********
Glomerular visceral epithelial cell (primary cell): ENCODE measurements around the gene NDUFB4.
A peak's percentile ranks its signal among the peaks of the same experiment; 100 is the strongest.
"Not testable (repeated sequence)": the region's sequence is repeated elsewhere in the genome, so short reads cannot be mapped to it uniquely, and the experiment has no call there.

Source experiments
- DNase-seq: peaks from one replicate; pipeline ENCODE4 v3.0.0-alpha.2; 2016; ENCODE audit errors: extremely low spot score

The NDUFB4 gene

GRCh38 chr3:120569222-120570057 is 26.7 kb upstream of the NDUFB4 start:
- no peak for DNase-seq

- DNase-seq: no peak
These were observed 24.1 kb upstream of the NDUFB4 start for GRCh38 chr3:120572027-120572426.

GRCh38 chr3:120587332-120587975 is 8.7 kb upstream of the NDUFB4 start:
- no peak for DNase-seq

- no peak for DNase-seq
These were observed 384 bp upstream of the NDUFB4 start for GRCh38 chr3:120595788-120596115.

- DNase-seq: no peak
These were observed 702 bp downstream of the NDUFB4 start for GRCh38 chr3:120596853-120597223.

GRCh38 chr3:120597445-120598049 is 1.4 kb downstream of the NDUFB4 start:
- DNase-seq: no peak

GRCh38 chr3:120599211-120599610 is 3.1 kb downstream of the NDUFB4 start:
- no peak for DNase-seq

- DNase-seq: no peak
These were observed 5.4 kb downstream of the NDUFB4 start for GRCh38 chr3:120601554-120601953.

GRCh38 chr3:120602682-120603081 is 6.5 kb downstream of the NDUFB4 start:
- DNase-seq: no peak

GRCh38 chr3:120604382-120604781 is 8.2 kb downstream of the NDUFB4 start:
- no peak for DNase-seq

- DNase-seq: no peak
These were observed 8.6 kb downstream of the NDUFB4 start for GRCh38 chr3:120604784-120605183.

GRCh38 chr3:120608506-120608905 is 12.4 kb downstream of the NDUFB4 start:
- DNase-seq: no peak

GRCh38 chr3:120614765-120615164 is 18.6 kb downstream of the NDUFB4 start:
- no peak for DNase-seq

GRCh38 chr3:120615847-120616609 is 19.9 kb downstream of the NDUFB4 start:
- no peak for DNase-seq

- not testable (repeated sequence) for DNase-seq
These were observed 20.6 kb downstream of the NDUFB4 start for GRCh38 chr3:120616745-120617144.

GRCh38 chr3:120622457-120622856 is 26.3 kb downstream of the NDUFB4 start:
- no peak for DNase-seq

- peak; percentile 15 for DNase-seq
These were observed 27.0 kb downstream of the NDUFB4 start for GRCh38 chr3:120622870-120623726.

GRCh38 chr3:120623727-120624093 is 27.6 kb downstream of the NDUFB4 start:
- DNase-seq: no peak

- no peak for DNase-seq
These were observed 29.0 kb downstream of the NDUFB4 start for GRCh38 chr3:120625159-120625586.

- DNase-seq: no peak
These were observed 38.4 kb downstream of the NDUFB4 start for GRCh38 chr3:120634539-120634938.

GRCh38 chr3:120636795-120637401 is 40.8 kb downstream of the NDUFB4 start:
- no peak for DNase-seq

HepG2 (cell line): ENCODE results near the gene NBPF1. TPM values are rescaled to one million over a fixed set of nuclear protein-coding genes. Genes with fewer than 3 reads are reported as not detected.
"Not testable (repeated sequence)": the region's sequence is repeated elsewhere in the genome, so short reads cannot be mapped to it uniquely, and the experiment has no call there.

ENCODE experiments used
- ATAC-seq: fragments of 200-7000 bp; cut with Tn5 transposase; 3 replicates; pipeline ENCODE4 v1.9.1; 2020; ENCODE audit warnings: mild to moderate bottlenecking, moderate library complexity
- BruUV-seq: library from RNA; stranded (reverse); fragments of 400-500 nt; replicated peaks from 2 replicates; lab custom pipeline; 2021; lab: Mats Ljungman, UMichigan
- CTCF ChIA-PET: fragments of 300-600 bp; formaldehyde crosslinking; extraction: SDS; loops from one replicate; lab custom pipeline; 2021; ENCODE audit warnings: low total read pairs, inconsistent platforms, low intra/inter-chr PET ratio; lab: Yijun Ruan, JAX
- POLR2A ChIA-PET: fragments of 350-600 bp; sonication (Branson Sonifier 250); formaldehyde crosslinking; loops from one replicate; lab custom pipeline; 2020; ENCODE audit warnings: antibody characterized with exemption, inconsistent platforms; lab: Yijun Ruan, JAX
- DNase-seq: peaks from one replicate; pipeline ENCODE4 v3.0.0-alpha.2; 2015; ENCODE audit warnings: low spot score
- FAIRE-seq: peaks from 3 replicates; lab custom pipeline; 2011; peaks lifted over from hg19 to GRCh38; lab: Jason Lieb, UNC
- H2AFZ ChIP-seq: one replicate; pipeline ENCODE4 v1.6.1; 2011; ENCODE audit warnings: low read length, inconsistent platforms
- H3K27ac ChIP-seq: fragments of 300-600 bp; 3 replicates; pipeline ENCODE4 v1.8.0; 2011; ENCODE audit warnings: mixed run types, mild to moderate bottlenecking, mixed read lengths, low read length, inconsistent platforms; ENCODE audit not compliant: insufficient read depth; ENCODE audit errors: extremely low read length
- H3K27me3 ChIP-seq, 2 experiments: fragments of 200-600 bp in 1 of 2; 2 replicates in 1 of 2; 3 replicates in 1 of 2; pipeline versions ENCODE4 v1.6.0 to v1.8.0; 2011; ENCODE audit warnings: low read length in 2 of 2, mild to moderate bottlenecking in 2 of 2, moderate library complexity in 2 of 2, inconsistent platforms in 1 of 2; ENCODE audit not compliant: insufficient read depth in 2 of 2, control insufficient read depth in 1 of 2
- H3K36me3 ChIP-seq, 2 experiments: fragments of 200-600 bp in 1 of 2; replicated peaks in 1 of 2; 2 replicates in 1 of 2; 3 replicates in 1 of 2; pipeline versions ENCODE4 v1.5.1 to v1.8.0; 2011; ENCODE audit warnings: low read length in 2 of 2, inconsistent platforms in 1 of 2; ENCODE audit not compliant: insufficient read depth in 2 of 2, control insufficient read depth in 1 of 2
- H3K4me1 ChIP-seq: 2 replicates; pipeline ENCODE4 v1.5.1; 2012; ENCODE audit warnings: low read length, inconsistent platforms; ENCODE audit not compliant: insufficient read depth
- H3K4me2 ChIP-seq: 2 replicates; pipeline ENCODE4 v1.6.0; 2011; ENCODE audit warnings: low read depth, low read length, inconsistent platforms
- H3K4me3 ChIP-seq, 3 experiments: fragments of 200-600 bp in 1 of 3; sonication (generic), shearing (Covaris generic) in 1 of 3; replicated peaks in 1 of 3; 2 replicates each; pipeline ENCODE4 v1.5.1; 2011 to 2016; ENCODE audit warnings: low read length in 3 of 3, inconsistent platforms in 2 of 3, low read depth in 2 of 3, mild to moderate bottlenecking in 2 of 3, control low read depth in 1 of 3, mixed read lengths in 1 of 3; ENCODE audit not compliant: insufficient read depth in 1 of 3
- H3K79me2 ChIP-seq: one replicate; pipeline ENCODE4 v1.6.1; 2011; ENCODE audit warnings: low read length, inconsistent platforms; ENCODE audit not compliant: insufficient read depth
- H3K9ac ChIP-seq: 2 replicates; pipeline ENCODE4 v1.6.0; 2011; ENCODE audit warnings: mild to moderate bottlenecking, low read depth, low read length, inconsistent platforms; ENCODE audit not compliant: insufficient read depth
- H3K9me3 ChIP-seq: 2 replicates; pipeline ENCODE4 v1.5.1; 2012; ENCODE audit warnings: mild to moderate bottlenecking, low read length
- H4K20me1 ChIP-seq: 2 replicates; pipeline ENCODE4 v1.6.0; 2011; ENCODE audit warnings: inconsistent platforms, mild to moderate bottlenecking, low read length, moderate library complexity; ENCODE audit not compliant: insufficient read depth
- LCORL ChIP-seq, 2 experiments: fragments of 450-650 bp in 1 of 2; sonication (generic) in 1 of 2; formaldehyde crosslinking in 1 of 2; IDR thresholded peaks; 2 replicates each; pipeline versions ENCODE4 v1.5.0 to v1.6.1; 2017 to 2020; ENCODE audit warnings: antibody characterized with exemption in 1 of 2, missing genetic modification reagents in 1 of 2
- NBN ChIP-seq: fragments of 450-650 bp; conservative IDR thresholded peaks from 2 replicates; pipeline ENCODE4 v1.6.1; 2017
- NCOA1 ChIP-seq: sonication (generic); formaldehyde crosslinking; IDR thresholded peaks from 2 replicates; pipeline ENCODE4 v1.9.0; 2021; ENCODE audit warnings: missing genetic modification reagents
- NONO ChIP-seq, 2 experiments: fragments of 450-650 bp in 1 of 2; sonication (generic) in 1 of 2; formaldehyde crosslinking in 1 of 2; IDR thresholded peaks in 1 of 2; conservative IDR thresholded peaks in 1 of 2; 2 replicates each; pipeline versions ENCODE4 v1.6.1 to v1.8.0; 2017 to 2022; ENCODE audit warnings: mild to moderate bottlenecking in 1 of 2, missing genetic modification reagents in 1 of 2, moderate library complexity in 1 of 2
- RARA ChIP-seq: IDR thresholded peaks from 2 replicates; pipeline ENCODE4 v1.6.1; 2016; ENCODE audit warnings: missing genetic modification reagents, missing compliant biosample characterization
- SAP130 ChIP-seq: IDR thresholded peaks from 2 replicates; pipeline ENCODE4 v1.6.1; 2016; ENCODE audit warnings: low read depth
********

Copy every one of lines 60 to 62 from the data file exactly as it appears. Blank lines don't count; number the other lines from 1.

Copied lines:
- H3K27me3 ChIP-seq, 2 experiments: fragments of 200-600 bp in 1 of 2; 2 replicates in 1 of 2; 3 replicates in 1 of 2; pipeline versions ENCODE4 v1.6.0 to v1.8.0; 2011; ENCODE audit warnings: low read length in 2 of 2, mild to moderate bottlenecking in 2 of 2, moderate library complexity in 2 of 2, inconsistent platforms in 1 of 2; ENCODE audit not compliant: insufficient read depth in 2 of 2, control insufficient read depth in 1 of 2
- H3K36me3 ChIP-seq, 2 experiments: fragments of 200-600 bp in 1 of 2; replicated peaks in 1 of 2; 2 replicates in 1 of 2; 3 replicates in 1 of 2; pipeline versions ENCODE4 v1.5.1 to v1.8.0; 2011; ENCODE audit warnings: low read length in 2 of 2, inconsistent platforms in 1 of 2; ENCODE audit not compliant: insufficient read depth in 2 of 2, control insufficient read depth in 1 of 2
- H3K4me1 ChIP-seq: 2 replicates; pipeline ENCODE4 v1.5.1; 2012; ENCODE audit warnings: low read length, inconsistent platforms; ENCODE audit not compliant: insufficient read depth